Microsoft Computer Science Education Week 2018: Cracking the code

Teacher helps young student at Hour of Code
A Microsoft Fargo volunteer helps a student at an Hour of Code event at Northern Cass Elementary School in Hunter, North Dakota. Photo credit: Dennis Krull.

Last week, people around the world celebrated Computer Science Education Week. Millions of kids participated in an Hour of Code, a global call to action to spend an hour learning the basics of coding.

At Microsoft we know that computer science is more than just “coding.” It is a way to think, and a tool for creation. It enables people to do, build and invent. Importantly, it also puts youth on the path for success as they enter the workforce. In the U.S. alone, over 500,000 computing jobs, across all industries, remain unfilled because employers cannot find qualified candidates. Digital skills, especially computer science and coding, are a foundation of our future jobs market and economy.

We are inspired by the educators and volunteers across the globe who have brought computer science into their schools, including volunteers from the Microsoft Philanthropies program, Technology Education and Literacy in Schools (TEALS). But we all need to do more so that all K-12 students are getting computer science education – in particular, we need to increase the number of teachers who are trained to bring computer science to their students.

To address this gap, Microsoft President Brad Smith announced last week that we have committed an additional $10 million to help ensure that by 2020, teachers in every school have access to professional development, and that every state will have passed policies to expand access to computer science. is one of the world’s leading nonprofits helping to expand access to computer science education. Its annual Hour of Code campaign has engaged 10 percent of students around the world, thanks in part to collaboration with Microsoft on three different Minecraft adventures for the Hour of Code; and’s professional development resources have helped 87,000 new teachers learn computer science across grades K-12.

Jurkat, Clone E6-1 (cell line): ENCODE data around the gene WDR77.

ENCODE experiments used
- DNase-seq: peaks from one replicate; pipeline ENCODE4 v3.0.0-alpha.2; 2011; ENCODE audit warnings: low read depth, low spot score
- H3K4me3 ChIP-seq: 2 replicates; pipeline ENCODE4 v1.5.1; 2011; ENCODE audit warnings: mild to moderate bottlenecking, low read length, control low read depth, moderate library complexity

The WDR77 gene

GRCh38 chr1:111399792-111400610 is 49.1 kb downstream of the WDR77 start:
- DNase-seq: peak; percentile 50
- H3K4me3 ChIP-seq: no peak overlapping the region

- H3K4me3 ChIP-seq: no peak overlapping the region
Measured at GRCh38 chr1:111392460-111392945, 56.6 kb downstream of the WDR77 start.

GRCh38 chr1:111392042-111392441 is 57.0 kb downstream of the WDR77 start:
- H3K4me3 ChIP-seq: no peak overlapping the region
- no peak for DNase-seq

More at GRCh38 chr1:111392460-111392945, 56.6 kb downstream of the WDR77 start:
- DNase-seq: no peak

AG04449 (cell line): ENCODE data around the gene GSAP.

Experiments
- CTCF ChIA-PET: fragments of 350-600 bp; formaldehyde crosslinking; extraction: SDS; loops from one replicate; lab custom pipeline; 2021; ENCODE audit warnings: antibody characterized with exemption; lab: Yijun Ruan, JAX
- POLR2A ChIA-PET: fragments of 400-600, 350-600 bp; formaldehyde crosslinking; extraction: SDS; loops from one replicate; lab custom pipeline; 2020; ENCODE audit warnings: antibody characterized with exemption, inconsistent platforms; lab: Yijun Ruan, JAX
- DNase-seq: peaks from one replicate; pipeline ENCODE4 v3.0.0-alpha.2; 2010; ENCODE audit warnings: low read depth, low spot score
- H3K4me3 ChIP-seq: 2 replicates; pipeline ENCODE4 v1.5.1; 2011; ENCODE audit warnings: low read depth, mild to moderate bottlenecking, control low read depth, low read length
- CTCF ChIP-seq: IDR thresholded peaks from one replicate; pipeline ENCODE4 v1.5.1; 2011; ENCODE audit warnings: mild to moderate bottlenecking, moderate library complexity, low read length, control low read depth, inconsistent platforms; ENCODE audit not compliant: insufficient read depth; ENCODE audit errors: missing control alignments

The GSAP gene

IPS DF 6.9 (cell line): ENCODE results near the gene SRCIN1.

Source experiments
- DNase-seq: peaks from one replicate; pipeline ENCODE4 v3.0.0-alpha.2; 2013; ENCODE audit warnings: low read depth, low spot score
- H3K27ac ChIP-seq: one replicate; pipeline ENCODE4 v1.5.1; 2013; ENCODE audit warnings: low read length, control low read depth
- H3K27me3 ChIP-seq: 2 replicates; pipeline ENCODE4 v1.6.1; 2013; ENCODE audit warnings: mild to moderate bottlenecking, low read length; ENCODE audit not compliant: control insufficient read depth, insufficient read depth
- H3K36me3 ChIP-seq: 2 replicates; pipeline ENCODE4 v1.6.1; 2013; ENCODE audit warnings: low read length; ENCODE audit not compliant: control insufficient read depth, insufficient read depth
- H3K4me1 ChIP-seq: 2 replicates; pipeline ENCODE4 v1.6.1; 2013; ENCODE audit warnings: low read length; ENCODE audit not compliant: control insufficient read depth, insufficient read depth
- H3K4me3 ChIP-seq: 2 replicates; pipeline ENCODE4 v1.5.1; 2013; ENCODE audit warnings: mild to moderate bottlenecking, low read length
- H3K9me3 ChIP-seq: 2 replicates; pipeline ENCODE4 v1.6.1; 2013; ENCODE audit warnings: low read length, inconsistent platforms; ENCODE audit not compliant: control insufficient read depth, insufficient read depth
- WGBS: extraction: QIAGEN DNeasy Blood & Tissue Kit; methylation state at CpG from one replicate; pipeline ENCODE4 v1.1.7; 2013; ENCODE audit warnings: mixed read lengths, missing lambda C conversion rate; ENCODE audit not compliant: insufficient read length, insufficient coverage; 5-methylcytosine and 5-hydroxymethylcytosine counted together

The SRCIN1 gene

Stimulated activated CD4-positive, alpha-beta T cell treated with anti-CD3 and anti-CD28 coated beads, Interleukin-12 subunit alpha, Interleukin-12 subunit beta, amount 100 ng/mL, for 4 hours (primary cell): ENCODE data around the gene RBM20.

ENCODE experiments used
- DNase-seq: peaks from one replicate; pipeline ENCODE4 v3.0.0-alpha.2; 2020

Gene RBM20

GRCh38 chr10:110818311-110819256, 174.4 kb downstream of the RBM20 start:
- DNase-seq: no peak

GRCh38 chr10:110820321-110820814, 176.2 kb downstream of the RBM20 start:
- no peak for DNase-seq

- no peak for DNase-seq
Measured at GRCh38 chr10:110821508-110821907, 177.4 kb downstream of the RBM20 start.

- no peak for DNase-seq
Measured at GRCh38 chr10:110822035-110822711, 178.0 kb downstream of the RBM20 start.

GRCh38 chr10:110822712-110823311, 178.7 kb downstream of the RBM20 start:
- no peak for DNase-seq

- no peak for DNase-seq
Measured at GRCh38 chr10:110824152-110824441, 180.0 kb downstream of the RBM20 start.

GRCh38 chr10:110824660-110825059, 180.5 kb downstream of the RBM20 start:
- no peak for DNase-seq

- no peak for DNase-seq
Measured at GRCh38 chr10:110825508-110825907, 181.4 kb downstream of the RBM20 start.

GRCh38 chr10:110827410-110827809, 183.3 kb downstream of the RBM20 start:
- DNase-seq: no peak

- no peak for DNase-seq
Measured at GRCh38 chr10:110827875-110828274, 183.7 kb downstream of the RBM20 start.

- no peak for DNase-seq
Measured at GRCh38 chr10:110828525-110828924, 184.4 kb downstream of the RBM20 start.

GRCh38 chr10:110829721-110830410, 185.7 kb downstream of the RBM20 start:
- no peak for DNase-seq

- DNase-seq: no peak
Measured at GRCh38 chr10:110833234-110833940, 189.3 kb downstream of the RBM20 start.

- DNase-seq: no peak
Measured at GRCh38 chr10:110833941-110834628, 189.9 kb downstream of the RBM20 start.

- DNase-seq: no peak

Jake Baskin, Brad Smith, Melinda Gates and Hadi Partovi
From left, Jake Baskin, of the Computer Science Teachers Association, Microsoft President Brad Smith, Melinda Gates of the Bill and Melinda Gates Foundation, and Hadi Partovi of Photo credit:

Since 2013, when’s Advocacy Coalition began its work with key partners such as Microsoft – its founding supporter and largest corporate sponsor – the number of states that have made computer science count toward high school graduation has gone from nine to 40. Our renewed commitment to will help build on this great work over the next three years and into the future.

But our news didn’t stop there: Last week we saw thousands of students, educators, and professionals participating in computer science celebrations together with Microsoft across the globe:

  • Worldwide,14,000 classrooms and nearly 700,000 students from 111 countries registered for Skype in the Classroom’s Meet Code Creators Series. Guest speakers gave students a look at what code makes possible, from computer science in movie graphics and animation, to technologies in dance, fashion and design, to Microsoft’s AI for Earth program. 
  • Microsoft CEO Satya Nadella met with TEALS high school students and teachers from Brooklyn and the Bronx to learn about their coding projects.
  • In the U.S., we ran Hour of Code events in every Microsoft Store and in each of our six TechSpark regions, calling attention to computer science with the new Minecraft Hour of Code tutorial, Voyage Aquatic.
  • In North Dakota, Microsoft’s TechSpark initiative helped bring together the first simultaneous statewide Hour of Code. More than 5,000 students from across 100 schools participated.
  • In Europe, Microsoft participated in more than 30 events across 20 countries, reaching more than 10,000 participants, hosting Hour of Code events for students, teacher trainings and celebrations.

Working with educators and partners, we can help ensure that any young person who wants to learn critical computational skills is able to, and has the tools to create, invent and succeed in the economy of today – and tomorrow.

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